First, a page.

This motif of how much a society will spend to save a life has also been applied to Matt Damon, star of the film; it costs $200 billion to save him in The Martian and $1 trillion in all his movies. Appears in Hollywood, this is a bit of a joke.

Weir’s novel is mostly compelling for the quick read and science, but Michael Crichton’s The Andromeda Strain does some of the same techniques, and much better. All in all, Weir’s novel is an interesting idea not fully formed as art—somewhat because of a lack of craft, but mostly because it appears Weir, Watney (and all the characters), and the intended audience suffer from a complete lack of critical awareness—punctuated by Watney’s hokey claim about our “basic human instinct to help each other out.”

The big problem with The Martian is what Robin James calls the “white interpretive horizon”; in the novel/film, that means Watney embodies all that is glorious about the Great White Male. What Watney represents is the vapid Ayn Rand rugged individual myth that is as thin a veil of white privilege as the rigged tarp ripped free when Watney launches away from Mars. And with a significant edit, we must confront that our “basic human instinct” is to help those who look like us—but not other people’s children.

The “white interpretive horizon” is so entrenched in popular culture that films such as Gravity contort the female lead into, well, the Great White Male. And of course, Hollywood can turn anyone into a hero (as long as he is white).

James builds to this conclusion, highlighting, I think, the essential failure of The Martian:

Both Trump’s conservativism and “Hello”’s liberalism expect everyone in the universe, and the universe itself, to reflect their interpretive horizon back to them because this horizon is “natural”; other horizons are disgusting or hilariously awful. This is no mere naturalistic fallacy, which assumes that natural means good. Shaped by the lived experience of white people and whiteness, these horizons are themselves white. Both fandoms treat whiteness as the natural foundation of their respective communities, and this common white supremacy is what makes liberal “Hello” fandom as dangerous as reactionary Trump fandom. We need to disrupt neoliberal white supremacist interpretive horizons in the same way #BlackLivesMatter interrupt Trump rallies.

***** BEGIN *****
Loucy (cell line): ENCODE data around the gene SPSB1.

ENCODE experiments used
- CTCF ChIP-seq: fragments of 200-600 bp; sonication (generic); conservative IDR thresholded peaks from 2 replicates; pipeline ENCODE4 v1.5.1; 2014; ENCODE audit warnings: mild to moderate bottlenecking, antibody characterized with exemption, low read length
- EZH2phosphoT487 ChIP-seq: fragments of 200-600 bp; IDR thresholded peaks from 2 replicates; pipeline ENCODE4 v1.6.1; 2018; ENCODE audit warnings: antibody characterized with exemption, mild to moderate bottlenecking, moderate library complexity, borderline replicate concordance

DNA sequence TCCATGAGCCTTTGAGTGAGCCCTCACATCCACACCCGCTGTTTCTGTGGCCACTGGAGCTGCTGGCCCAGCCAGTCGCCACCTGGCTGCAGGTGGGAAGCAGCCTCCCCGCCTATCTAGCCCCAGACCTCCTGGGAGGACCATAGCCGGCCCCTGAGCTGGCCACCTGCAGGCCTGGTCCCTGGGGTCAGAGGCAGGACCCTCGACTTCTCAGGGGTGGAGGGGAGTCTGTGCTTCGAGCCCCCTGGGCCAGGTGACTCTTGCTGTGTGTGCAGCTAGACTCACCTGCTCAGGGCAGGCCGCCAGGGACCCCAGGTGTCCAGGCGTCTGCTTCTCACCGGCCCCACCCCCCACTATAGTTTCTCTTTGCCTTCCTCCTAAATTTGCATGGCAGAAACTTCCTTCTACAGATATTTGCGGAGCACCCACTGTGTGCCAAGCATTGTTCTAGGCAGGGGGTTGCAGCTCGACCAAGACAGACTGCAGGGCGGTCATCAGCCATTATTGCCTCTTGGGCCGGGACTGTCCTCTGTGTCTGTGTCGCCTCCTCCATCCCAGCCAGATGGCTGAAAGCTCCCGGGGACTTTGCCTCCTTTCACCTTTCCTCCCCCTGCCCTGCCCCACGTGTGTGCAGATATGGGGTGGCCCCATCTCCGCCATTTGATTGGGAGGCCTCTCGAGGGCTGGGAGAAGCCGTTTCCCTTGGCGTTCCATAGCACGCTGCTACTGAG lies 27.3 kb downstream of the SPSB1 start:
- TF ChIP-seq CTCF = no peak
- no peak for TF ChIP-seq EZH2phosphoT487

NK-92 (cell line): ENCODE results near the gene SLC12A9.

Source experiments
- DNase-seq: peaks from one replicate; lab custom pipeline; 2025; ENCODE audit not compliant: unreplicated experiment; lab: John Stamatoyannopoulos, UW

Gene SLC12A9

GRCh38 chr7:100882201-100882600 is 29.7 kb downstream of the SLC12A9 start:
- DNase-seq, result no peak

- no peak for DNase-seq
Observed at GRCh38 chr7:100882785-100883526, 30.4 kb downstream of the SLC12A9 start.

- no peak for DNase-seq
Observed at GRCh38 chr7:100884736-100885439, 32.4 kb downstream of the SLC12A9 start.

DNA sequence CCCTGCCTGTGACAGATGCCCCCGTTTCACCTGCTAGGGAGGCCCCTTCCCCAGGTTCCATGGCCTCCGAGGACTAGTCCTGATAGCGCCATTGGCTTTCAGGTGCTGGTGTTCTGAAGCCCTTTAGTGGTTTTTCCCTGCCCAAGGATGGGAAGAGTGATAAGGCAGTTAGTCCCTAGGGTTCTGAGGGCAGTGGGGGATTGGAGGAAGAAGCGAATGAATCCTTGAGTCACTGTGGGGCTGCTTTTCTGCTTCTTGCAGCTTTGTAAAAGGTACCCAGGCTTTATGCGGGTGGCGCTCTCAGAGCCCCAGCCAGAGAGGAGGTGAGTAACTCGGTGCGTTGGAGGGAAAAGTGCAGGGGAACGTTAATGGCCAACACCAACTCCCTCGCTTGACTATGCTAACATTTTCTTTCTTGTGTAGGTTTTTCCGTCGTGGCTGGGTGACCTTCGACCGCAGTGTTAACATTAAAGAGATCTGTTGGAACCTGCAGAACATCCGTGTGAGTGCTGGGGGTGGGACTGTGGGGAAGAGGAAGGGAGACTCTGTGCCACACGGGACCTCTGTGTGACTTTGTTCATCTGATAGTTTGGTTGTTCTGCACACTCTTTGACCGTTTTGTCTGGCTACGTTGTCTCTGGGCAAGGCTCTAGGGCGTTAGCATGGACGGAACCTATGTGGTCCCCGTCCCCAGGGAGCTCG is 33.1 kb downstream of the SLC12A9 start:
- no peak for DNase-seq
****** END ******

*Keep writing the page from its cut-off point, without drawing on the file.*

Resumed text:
Writing a year ago about the fatal shooting of Tamir Rice by a police officer, Charles Blow admits:

An extended video released last week of the shooting death of Tamir Rice in Cleveland appears to show an unconscionable level of human depravity on the part of the officer who shot him, a stunning disregard for the value of his life and a callousness toward the people who loved him.

And thus: “His black life didn’t seem to matter. But it does.”

As I finished The Martian, the Tamir Rice narrative continued, darker but just as predictable as the Watney story. Kirtsen West Savali reported:

Today, a grand jury in Cleveland, Ohio does what this system does. They put an exclamation point on the statement that black lives don’t matter. That black children do not matter. That being young, black and free is a crime punishable immediately by death.

For over a year, there has been a chorus of people demanding some semblance of justice for 12-year-old Tamir Rice’s family, without daring to acknowledge that impossible hope that flickers each time another black person falls victim to state-sanctioned terror.

Let’s set aside the thought experiment of a Great White Male marooned on Mars for a moment. I simply do not doubt we’d spend billions to save that astronaut as it plays out in the fictional world.